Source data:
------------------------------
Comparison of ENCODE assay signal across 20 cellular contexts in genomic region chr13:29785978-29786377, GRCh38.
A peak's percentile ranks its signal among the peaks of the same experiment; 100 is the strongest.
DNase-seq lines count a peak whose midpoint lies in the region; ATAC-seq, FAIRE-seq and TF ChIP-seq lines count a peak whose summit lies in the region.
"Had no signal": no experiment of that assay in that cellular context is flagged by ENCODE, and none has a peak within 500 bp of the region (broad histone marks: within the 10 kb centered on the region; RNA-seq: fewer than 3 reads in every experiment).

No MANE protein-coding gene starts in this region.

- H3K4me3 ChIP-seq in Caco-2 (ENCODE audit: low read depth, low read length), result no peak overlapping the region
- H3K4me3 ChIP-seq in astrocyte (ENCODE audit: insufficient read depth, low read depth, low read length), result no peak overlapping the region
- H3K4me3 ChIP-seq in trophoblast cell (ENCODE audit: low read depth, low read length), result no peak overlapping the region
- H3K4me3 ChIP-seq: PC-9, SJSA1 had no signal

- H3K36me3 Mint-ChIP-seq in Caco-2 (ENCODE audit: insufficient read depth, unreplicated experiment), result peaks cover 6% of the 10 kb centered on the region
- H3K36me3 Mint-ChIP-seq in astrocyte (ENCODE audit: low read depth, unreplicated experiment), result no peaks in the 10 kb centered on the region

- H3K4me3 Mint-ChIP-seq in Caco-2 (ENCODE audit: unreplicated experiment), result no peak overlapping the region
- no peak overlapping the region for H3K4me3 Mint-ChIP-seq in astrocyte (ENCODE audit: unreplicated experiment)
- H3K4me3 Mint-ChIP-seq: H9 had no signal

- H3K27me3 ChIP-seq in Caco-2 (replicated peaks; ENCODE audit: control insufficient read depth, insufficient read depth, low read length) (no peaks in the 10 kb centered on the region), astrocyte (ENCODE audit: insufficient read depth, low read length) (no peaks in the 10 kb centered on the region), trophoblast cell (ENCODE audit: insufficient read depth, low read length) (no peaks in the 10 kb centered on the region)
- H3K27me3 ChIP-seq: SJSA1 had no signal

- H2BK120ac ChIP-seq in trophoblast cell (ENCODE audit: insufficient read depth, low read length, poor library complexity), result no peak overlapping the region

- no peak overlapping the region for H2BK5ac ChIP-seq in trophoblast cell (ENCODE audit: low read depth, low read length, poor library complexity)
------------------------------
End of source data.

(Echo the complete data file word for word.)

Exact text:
Comparison of ENCODE assay signal across 20 cellular contexts in genomic region chr13:29785978-29786377, GRCh38.
A peak's percentile ranks its signal among the peaks of the same experiment; 100 is the strongest.
DNase-seq lines count a peak whose midpoint lies in the region; ATAC-seq, FAIRE-seq and TF ChIP-seq lines count a peak whose summit lies in the region.
"Had no signal": no experiment of that assay in that cellular context is flagged by ENCODE, and none has a peak within 500 bp of the region (broad histone marks: within the 10 kb centered on the region; RNA-seq: fewer than 3 reads in every experiment).

No MANE protein-coding gene starts in this region.

- H3K4me3 ChIP-seq in Caco-2 (ENCODE audit: low read depth, low read length), result no peak overlapping the region
- H3K4me3 ChIP-seq in astrocyte (ENCODE audit: insufficient read depth, low read depth, low read length), result no peak overlapping the region
- H3K4me3 ChIP-seq in trophoblast cell (ENCODE audit: low read depth, low read length), result no peak overlapping the region
- H3K4me3 ChIP-seq: PC-9, SJSA1 had no signal

- H3K36me3 Mint-ChIP-seq in Caco-2 (ENCODE audit: insufficient read depth, unreplicated experiment), result peaks cover 6% of the 10 kb centered on the region
- H3K36me3 Mint-ChIP-seq in astrocyte (ENCODE audit: low read depth, unreplicated experiment), result no peaks in the 10 kb centered on the region

- H3K4me3 Mint-ChIP-seq in Caco-2 (ENCODE audit: unreplicated experiment), result no peak overlapping the region
- no peak overlapping the region for H3K4me3 Mint-ChIP-seq in astrocyte (ENCODE audit: unreplicated experiment)
- H3K4me3 Mint-ChIP-seq: H9 had no signal

- H3K27me3 ChIP-seq in Caco-2 (replicated peaks; ENCODE audit: control insufficient read depth, insufficient read depth, low read length) (no peaks in the 10 kb centered on the region), astrocyte (ENCODE audit: insufficient read depth, low read length) (no peaks in the 10 kb centered on the region), trophoblast cell (ENCODE audit: insufficient read depth, low read length) (no peaks in the 10 kb centered on the region)
- H3K27me3 ChIP-seq: SJSA1 had no signal

- H2BK120ac ChIP-seq in trophoblast cell (ENCODE audit: insufficient read depth, low read length, poor library complexity), result no peak overlapping the region

- no peak overlapping the region for H2BK5ac ChIP-seq in trophoblast cell (ENCODE audit: low read depth, low read length, poor library complexity)